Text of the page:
Saw an interesting article this morning and it got me thinking. The headline was ‘Binge-drinker Gary Reinbach dies aged 22’. Caught your attention too? (http://www.news.com.au/story/0,27574,25816364-401,00.html)
Apparently Gary had a history of heavy drinking since he was 13 and had cirrhosis of the liver. He was in hospital awaiting a kidney transplant but was refused because ‘doctors….fear(ed) he would not stay sober for six months after the operations.’
The NHS Blood and Transport service said the case ‘highlighted the dilemma faced by doctors because of the shortage of donated organs.’ SO it seems the problem is ours, the general public who simply don’t donate enough organs? Really? The facts are simple, organs are scarce and they are to be given to those who are the best possible scientific match without recourse to subjective judgements re behaviour or life style.
It is not an ‘economic’ (supply and demand) decision but an ethical/moral decision. It is about the power of life and death and who makes that decision. It is about the criteria for making that decision for there is no guarantee that a ‘binge drinker’ will care less for their new kidney than a teenager with a life ahead of them on whom we have no history or pattern of behaviour, or anybody else for that matter. How do we make a decision now about future behaviour that is ethical and accurate? Isn’t the primary criteria for a kidney the best scientific match?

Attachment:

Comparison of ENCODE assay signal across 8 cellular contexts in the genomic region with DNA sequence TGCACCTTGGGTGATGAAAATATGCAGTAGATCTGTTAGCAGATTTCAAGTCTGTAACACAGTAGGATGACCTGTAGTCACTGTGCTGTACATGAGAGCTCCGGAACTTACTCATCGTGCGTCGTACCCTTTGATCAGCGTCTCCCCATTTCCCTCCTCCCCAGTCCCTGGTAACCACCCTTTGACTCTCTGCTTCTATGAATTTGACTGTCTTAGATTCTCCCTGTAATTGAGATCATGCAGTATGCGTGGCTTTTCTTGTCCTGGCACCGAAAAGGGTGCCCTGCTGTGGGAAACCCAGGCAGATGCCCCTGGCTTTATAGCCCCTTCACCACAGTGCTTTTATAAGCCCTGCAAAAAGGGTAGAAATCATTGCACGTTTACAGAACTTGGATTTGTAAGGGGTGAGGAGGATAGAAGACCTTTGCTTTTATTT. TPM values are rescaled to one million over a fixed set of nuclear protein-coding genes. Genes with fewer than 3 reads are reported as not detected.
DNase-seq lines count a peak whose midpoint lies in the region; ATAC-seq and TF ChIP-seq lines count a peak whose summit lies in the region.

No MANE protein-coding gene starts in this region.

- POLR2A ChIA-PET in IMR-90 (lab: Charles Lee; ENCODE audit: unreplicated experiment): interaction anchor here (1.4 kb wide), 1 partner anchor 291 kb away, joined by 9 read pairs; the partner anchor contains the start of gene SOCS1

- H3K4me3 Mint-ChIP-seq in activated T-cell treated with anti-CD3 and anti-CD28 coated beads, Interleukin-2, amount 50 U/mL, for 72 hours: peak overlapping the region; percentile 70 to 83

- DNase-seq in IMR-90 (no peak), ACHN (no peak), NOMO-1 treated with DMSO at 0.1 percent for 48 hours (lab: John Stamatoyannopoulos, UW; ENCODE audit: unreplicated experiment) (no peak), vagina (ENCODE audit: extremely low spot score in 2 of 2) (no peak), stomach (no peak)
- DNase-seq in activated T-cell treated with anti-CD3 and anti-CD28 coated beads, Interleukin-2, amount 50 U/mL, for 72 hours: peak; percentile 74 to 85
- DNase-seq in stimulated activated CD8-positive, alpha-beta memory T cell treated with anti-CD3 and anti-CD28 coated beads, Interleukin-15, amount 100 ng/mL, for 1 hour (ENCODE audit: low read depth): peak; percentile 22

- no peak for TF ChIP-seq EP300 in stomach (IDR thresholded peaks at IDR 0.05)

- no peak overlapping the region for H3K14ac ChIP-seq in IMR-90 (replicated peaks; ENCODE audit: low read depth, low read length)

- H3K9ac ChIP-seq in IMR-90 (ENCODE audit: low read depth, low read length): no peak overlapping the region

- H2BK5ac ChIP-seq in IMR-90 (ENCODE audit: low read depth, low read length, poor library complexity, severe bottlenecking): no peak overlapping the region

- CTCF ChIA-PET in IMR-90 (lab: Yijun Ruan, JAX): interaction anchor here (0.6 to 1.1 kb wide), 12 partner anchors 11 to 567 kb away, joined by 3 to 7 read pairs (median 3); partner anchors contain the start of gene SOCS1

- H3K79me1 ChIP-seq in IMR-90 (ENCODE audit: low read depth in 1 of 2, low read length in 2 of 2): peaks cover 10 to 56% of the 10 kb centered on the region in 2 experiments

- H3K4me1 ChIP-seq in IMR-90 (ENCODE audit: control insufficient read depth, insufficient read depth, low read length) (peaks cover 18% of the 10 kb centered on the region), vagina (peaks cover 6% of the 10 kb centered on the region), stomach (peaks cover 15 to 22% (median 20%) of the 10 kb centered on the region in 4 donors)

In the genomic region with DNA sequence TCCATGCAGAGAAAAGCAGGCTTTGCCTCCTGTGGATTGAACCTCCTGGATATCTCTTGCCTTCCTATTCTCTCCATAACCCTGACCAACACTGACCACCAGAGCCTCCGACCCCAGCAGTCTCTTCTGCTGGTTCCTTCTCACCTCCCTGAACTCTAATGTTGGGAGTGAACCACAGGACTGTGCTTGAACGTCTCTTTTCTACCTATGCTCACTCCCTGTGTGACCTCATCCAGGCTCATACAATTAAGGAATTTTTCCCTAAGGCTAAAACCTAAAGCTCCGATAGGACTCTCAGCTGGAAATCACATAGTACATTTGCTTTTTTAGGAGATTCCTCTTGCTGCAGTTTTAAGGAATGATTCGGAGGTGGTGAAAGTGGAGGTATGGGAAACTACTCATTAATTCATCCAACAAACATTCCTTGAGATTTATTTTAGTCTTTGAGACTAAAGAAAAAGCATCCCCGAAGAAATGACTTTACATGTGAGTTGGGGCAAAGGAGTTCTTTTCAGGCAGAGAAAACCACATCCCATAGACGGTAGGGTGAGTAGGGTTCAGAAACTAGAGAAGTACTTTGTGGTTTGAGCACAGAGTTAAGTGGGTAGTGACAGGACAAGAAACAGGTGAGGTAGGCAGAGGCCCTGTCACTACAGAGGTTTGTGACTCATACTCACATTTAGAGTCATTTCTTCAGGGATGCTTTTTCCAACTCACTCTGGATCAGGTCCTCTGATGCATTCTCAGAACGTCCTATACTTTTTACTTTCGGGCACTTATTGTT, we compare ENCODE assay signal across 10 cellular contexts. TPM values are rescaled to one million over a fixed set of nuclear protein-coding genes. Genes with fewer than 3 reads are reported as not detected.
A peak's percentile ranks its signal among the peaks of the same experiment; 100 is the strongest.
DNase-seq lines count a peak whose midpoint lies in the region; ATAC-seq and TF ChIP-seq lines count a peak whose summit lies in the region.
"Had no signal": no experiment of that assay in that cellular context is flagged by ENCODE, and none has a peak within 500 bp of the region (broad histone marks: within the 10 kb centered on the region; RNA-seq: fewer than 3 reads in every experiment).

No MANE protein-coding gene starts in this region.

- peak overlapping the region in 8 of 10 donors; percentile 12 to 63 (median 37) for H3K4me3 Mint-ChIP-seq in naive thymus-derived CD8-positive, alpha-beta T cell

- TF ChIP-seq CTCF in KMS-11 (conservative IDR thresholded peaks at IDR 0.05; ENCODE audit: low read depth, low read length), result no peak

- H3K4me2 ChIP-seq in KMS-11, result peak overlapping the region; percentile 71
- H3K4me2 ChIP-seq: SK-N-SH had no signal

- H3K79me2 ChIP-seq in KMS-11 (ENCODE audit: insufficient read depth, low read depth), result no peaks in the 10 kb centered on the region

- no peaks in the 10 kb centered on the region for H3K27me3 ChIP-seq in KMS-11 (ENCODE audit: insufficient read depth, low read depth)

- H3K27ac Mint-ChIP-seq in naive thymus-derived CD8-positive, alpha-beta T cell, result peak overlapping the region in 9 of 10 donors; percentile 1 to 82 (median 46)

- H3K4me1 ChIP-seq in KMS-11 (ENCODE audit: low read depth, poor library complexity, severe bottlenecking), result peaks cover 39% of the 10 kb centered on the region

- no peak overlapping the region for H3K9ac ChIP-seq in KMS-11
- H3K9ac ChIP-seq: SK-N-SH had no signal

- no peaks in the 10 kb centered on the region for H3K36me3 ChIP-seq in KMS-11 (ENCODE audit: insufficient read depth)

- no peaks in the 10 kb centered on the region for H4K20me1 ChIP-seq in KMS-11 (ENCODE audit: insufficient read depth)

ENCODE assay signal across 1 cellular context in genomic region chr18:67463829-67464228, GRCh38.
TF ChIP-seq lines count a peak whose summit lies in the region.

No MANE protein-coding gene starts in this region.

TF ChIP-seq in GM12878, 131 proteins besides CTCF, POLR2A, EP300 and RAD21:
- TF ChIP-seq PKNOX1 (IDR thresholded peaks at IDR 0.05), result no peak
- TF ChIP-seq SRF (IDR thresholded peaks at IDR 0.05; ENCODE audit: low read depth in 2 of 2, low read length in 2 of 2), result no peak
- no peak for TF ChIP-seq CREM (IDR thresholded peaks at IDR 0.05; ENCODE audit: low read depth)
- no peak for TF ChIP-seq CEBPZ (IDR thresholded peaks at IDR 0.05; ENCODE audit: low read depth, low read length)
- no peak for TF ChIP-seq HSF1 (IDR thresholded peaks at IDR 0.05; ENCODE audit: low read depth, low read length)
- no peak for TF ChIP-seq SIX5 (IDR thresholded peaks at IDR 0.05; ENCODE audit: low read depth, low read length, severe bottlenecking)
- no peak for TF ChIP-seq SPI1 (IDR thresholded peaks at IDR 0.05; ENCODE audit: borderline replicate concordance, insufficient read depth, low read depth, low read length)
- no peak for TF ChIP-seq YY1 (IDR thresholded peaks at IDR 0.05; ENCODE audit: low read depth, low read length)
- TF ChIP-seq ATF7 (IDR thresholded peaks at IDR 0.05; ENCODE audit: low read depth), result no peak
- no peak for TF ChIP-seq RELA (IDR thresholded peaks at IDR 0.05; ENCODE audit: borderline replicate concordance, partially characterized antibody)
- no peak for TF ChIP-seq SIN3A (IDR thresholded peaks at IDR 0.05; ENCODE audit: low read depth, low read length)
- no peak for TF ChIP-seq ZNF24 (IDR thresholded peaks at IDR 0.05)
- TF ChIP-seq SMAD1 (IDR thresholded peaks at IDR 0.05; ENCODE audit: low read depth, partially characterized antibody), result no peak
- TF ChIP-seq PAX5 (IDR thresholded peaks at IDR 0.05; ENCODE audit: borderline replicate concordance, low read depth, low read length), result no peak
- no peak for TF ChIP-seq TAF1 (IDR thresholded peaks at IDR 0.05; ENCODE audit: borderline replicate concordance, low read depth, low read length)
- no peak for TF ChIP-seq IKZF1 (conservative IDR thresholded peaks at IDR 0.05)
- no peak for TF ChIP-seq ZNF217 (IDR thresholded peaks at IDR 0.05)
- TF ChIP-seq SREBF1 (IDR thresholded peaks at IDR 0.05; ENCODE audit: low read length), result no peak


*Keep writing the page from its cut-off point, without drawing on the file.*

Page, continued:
If we were serious about these subjective criteria, very few people would meet them because lifestyle plays a prominent role in people needing organ transplants in many cases. Such things as diet, fluid intake, exercise, medication use etc all impact. These are often long term habitual behaviours that we have no gaurrantee will change.
My personal challenge is that to make the decision a young man of 22 is not worth a life saving operation is not only a life denying decision for him but an indictment on our society. What value do we place on life and who are we to play God?
There are a number of other questions which need to be addressed as well including: the failure of medical science to deliver on its promises to deliver positive health outcomes for all regardless of who you are, the failure of society (us) to demand that equality and the result that medical people are placed in the unenviable position of having to choose.
This is a question which has been facing the medical fraternity and hospital administrators since the mid-70’s and is now being faced daily due not only to the scarcity of organs but the scarcity of funds for the high cost ‘miracle’ treatments which keep us alive long past our previous use by date. Perhaps there are no answers, but perhaps we need to remember all patients are made in the image of God and any decision to allow someone to die is more than just a scarcity question.